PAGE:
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13 Reviews
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9 of 9 people found the following review helpful
5.0 out of 5 stars 5-star desserts in a 5-star book
Others have noted that Desaulniers is a master of marketing, and it's true--but his recipes WORK and make absolutely stunning presentations. If you need a special occasion dessert--perhaps one to propose by? perhaps one to celebrate the birth of a child?--you can't go wrong choosing one of Desaulniers' desserts from "Desserts to Die For."
Desaulniers encourages...
Published on August 19, 2002 by Catherine S. Vodrey

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15 of 16 people found the following review helpful
3.0 out of 5 stars You may want Marcel's first book instead......
I am no beginner baker and I have always loved Marcel's first book "DEATH BY CHOCOLATE". However, unlike the first book, this one is clearly not as well tested. Many recipes if followed by the book will not come out correctly. If you have the wherewithall to understand where he is erring (and I must say he is trying to help - it is frequently in how long he...
Published on November 22, 2001 by shacke


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15 of 16 people found the following review helpful
3.0 out of 5 stars You may want Marcel's first book instead......, November 22, 2001
This review is from: Desserts to Die for (Hardcover)
I am no beginner baker and I have always loved Marcel's first book "DEATH BY CHOCOLATE". However, unlike the first book, this one is clearly not as well tested. Many recipes if followed by the book will not come out correctly. If you have the wherewithall to understand where he is erring (and I must say he is trying to help - it is frequently in how long he says to bake/process/stir/etc and he is trying to be exact), then you will fare better.
I have made his molten chocolate cakes which are great - however the golden halo will not work without a basic understanding of how to carmelize sugar into threads. The fudge squares (Mrs D's ?)never congealed. The cranberry crostata is good but, again, following his timing will not get what the picture shows you (ie - 15 sec of food processor gives walnut powder).
Marcel Desaulniers is a terrific cook and an eloquent, humorous guy, but it is clear that it is his FIRST book is far better. It is that book which you should buy rather than this one.
Having said that, I received DEATH BY CHOCOLATE CAKES as a recent gift and I have yet to see where that one falls in the spectrum. Read the above reviews as you may, but don't say I didnt warn you if you are a beginner!
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9 of 9 people found the following review helpful
5.0 out of 5 stars 5-star desserts in a 5-star book, August 19, 2002
By 
Catherine S. Vodrey (East Liverpool, Ohio United States) - See all my reviews
(REAL NAME)   
This review is from: Desserts to Die for (Hardcover)
Others have noted that Desaulniers is a master of marketing, and it's true--but his recipes WORK and make absolutely stunning presentations. If you need a special occasion dessert--perhaps one to propose by? perhaps one to celebrate the birth of a child?--you can't go wrong choosing one of Desaulniers' desserts from "Desserts to Die For."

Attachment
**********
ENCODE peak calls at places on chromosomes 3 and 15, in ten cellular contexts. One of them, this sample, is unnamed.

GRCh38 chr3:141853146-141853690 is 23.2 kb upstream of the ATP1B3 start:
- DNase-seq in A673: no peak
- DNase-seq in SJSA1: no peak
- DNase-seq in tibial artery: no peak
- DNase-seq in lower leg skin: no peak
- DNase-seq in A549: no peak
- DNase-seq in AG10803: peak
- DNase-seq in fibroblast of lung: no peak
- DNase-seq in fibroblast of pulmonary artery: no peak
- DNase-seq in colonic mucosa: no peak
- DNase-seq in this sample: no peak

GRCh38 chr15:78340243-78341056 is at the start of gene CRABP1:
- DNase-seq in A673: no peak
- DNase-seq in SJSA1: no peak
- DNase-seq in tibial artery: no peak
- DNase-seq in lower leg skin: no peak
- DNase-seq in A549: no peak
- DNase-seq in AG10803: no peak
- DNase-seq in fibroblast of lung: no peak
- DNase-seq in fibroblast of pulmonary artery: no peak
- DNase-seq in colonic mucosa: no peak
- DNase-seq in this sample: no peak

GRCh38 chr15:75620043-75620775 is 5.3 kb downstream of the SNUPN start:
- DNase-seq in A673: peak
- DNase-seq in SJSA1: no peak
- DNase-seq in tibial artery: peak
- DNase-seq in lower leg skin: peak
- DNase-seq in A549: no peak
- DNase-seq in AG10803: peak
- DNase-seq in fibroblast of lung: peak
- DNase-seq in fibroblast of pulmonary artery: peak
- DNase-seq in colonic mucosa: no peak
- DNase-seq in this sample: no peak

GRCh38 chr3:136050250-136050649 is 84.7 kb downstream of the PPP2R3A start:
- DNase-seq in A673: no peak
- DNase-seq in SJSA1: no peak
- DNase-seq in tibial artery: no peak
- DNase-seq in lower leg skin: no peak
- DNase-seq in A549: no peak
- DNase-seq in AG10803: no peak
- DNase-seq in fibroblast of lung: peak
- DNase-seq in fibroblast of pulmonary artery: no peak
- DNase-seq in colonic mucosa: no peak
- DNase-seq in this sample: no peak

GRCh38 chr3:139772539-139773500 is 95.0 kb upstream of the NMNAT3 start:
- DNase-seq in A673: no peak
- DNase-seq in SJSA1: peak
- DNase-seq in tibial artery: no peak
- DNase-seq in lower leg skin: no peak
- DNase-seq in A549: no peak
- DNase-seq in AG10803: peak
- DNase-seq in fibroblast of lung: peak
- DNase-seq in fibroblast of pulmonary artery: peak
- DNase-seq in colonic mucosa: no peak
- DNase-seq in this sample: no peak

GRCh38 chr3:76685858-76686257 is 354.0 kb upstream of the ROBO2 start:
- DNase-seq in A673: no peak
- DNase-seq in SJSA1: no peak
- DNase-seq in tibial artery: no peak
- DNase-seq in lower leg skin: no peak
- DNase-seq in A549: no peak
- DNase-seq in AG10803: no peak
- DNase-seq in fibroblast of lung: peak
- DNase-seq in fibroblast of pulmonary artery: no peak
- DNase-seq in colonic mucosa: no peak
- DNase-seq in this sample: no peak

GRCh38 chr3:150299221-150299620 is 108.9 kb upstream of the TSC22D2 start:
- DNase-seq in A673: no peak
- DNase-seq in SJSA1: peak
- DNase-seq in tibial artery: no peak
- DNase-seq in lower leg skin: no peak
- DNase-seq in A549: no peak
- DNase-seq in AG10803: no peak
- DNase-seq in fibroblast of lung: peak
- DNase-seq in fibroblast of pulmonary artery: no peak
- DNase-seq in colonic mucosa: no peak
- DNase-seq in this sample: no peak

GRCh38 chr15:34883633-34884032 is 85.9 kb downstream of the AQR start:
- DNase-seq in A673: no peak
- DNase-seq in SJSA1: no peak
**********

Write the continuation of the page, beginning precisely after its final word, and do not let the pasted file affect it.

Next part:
Desaulniers encourages "mise en place" (the French culinary term for "everything in its place," or setting out all ingredients before ever beginning the recipe), which I admire, and he instructs his readers--kindly, politely, but firmly--to read each recipe through from start to finish before beginning. This is good advice in any cooking situation, but it makes strong sense with Desaulniers' recipes, which tend to be extremely detailed. Some cooks might find this annoying, but there are others--myself among them--who understand that this concentration on every little tiny thing means that Desaulniers recognizes the difference between a pretty good dessert and a great one. And he wants you to prepare nothing but great ones!
Desaulniers' personal dessert philosophy may be best expressed by the W. Somerset Maugham quotation with which he heads the introduction: "Excess on occasion is exhilarating; it keeps moderation from becoming a habit." And are these recipes excessive in nearly every way! Desaulniers wisely avoids giving calorie counts, fat content, etc. for each recipe, and concentrates instead on seducing his readers into wanting to make each and every dessert so sumptuously photographed by Michael Grand. The names are rich and evocative as the dishes themselves--Tuxedo Truffle Torte, Chocolate Voodoo Cake, Mocha Almond Praline Snap, Chocolate Caramel Hazelnut Damnation, Trick or Treat Ice Cream, "24" Carrot Cake, Wild Orchid, Chocolate Exquisite Pain (yikes!), Chocolate Resurrection, and White Chocolate Lullaby are but a few of the many tempting offerings herein.
There are many non-chocolate desserts in this book, but it's clear that Desaulniers is most excited by chocolate anything--it sets his heart to soaring, his brain to feverish activity, and his hands to creating something wonderful for all of us to try.
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6 of 6 people found the following review helpful
4.0 out of 5 stars Only for the most dedicated, June 16, 1999
By A Customer
This review is from: Desserts to Die for (Hardcover)
The recipes aren't difficult, but they are time consuming! If you want to make your reputation as an amateur pastry chef, this book is for you.
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5 of 5 people found the following review helpful